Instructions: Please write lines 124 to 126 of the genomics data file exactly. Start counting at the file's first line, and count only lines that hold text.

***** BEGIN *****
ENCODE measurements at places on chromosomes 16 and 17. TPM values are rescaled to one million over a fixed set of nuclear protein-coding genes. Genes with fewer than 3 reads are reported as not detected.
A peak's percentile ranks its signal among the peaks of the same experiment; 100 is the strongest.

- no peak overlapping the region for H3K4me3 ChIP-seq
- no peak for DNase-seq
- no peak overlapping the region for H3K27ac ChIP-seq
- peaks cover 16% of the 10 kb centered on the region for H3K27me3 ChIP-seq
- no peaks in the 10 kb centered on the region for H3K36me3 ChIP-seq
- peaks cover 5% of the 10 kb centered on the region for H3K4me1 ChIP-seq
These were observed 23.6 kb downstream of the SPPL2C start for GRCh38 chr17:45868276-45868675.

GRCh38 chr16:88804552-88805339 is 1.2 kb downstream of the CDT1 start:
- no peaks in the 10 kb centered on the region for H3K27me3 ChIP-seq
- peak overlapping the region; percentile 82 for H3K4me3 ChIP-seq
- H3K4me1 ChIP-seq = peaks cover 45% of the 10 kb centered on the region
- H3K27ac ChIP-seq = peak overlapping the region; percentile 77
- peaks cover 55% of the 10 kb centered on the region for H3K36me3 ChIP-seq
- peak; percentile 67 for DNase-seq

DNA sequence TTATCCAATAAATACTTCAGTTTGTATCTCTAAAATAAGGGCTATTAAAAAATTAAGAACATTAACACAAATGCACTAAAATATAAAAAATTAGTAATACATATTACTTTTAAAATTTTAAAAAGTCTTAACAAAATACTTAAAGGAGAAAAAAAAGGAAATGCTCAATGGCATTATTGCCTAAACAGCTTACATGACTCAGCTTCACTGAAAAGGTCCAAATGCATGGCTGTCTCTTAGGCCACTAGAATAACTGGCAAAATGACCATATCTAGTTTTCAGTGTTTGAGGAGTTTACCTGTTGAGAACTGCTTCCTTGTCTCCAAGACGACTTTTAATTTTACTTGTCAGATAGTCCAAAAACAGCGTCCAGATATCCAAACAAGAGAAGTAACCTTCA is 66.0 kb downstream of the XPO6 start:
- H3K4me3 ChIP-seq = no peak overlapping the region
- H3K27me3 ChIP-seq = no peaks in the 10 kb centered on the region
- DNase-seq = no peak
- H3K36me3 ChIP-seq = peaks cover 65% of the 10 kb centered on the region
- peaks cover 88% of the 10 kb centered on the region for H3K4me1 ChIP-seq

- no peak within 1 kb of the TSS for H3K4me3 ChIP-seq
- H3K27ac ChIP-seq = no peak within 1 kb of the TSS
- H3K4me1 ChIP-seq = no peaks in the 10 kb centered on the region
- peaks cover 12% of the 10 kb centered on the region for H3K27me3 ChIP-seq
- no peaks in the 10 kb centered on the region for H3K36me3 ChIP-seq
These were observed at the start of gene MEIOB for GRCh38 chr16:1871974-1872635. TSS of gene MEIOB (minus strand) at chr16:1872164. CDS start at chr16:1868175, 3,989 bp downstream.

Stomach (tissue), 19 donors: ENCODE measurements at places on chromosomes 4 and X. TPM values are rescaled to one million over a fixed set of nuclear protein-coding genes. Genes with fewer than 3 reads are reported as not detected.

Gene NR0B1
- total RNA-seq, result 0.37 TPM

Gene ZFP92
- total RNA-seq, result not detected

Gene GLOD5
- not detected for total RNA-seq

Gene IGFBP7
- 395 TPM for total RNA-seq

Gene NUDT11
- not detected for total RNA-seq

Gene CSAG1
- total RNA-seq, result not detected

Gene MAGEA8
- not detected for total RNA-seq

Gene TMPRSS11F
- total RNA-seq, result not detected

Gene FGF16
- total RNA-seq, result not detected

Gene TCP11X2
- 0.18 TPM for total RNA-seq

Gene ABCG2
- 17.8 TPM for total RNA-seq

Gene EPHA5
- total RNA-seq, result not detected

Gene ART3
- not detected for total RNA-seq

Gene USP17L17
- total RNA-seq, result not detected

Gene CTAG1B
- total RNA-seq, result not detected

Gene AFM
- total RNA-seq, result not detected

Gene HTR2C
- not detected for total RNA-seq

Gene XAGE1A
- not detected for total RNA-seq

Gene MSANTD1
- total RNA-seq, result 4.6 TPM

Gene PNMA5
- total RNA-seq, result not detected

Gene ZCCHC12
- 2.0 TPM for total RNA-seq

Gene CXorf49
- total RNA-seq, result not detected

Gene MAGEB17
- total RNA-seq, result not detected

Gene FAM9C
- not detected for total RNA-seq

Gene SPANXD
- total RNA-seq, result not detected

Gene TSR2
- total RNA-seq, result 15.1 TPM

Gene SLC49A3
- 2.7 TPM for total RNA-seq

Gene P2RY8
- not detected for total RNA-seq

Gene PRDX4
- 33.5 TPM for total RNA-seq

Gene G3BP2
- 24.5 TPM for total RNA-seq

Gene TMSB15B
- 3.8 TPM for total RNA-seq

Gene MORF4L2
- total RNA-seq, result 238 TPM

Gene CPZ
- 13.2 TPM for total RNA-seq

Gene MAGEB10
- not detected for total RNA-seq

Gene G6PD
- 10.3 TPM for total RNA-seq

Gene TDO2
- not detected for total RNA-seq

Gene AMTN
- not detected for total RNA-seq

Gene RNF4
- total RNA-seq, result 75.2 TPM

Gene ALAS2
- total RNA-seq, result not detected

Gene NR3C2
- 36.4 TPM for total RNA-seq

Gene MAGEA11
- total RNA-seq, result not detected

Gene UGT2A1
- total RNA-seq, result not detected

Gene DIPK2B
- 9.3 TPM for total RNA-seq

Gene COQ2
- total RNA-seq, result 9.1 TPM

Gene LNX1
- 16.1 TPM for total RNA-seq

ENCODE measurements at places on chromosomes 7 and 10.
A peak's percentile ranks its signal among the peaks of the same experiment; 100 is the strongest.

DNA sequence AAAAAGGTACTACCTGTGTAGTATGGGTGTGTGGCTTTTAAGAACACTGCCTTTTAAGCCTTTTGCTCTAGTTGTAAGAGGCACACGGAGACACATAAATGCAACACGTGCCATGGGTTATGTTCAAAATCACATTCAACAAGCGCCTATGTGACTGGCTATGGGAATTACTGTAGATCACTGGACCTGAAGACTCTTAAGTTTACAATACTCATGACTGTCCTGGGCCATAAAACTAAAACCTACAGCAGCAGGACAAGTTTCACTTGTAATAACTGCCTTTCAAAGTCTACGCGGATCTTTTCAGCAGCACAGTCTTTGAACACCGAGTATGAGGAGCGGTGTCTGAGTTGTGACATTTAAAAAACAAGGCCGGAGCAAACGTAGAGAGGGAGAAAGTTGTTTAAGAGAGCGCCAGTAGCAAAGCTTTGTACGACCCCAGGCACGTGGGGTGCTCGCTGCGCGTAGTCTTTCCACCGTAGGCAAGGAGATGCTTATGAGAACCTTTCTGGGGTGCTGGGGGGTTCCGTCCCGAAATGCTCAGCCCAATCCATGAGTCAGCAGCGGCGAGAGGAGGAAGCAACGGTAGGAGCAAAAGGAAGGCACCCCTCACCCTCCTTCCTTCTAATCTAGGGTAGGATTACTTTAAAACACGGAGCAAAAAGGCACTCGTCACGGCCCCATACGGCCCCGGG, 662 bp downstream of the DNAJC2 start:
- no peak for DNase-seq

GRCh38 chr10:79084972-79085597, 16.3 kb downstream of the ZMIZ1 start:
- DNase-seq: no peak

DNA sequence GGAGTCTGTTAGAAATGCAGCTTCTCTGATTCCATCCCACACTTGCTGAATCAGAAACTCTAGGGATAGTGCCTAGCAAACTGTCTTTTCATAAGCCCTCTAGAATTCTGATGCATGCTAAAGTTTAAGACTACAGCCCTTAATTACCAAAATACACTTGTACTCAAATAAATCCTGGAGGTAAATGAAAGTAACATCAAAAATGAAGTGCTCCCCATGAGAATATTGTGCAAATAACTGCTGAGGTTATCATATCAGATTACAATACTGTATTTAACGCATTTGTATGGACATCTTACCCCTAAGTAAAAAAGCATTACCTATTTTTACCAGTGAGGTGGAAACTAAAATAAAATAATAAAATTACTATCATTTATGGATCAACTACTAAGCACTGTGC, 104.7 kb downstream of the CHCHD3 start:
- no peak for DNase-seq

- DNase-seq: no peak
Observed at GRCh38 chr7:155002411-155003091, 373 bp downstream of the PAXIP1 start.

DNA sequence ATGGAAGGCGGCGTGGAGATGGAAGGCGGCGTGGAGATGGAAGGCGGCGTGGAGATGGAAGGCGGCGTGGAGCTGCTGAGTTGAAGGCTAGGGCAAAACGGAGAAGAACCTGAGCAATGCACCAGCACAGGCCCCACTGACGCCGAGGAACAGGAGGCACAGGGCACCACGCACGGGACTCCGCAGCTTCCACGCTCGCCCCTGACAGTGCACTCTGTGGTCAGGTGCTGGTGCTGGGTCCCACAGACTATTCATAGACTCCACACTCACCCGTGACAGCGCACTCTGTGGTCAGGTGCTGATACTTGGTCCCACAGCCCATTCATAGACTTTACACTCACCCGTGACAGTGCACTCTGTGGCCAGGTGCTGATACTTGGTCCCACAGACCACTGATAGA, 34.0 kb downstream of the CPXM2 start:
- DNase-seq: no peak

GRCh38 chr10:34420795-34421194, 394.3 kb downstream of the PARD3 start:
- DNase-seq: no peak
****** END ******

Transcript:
GRCh38 chr10:79084972-79085597, 16.3 kb downstream of the ZMIZ1 start:
- DNase-seq: no peak

DNA sequence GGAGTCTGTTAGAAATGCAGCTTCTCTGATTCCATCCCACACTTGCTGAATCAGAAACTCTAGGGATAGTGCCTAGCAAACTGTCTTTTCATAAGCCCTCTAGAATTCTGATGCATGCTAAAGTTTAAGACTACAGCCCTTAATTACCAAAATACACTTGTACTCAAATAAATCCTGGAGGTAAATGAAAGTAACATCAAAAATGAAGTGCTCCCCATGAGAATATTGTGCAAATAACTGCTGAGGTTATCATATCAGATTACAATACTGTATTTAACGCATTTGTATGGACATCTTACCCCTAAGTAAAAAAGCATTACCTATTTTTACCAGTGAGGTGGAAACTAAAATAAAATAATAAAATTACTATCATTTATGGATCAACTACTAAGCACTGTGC, 104.7 kb downstream of the CHCHD3 start: